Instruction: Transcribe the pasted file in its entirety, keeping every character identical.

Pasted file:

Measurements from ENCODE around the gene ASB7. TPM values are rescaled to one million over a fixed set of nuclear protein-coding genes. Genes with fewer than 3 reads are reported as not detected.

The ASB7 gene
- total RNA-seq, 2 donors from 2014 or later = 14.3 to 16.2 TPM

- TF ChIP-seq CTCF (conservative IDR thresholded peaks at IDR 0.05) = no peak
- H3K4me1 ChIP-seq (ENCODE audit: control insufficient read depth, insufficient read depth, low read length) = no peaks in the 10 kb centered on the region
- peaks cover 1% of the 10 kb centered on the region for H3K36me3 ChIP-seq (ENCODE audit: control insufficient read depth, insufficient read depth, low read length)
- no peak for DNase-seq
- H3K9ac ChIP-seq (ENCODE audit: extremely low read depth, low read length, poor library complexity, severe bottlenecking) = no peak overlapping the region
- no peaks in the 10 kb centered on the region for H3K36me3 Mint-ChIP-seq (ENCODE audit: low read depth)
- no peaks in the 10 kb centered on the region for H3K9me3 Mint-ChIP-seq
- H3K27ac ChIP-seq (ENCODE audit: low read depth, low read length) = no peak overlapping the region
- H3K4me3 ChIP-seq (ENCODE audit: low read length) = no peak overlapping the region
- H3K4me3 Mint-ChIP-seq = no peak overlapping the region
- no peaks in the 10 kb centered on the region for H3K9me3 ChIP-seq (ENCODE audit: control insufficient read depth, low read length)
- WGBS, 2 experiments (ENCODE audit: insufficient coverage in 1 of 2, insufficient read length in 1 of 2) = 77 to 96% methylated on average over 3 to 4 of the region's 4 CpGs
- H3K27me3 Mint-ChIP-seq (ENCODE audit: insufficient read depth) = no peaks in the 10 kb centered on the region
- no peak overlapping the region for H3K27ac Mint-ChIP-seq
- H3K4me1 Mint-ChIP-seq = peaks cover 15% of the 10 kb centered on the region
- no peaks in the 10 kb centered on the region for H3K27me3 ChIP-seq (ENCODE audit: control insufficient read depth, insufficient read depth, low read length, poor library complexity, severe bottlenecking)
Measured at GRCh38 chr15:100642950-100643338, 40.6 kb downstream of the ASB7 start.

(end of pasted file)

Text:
Measurements from ENCODE around the gene ASB7. TPM values are rescaled to one million over a fixed set of nuclear protein-coding genes. Genes with fewer than 3 reads are reported as not detected.

The ASB7 gene
- total RNA-seq, 2 donors from 2014 or later = 14.3 to 16.2 TPM

- TF ChIP-seq CTCF (conservative IDR thresholded peaks at IDR 0.05) = no peak
- H3K4me1 ChIP-seq (ENCODE audit: control insufficient read depth, insufficient read depth, low read length) = no peaks in the 10 kb centered on the region
- peaks cover 1% of the 10 kb centered on the region for H3K36me3 ChIP-seq (ENCODE audit: control insufficient read depth, insufficient read depth, low read length)
- no peak for DNase-seq
- H3K9ac ChIP-seq (ENCODE audit: extremely low read depth, low read length, poor library complexity, severe bottlenecking) = no peak overlapping the region
- no peaks in the 10 kb centered on the region for H3K36me3 Mint-ChIP-seq (ENCODE audit: low read depth)
- no peaks in the 10 kb centered on the region for H3K9me3 Mint-ChIP-seq
- H3K27ac ChIP-seq (ENCODE audit: low read depth, low read length) = no peak overlapping the region
- H3K4me3 ChIP-seq (ENCODE audit: low read length) = no peak overlapping the region
- H3K4me3 Mint-ChIP-seq = no peak overlapping the region
- no peaks in the 10 kb centered on the region for H3K9me3 ChIP-seq (ENCODE audit: control insufficient read depth, low read length)
- WGBS, 2 experiments (ENCODE audit: insufficient coverage in 1 of 2, insufficient read length in 1 of 2) = 77 to 96% methylated on average over 3 to 4 of the region's 4 CpGs
- H3K27me3 Mint-ChIP-seq (ENCODE audit: insufficient read depth) = no peaks in the 10 kb centered on the region
- no peak overlapping the region for H3K27ac Mint-ChIP-seq
- H3K4me1 Mint-ChIP-seq = peaks cover 15% of the 10 kb centered on the region
- no peaks in the 10 kb centered on the region for H3K27me3 ChIP-seq (ENCODE audit: control insufficient read depth, insufficient read depth, low read length, poor library complexity, severe bottlenecking)
Measured at GRCh38 chr15:100642950-100643338, 40.6 kb downstream of the ASB7 start.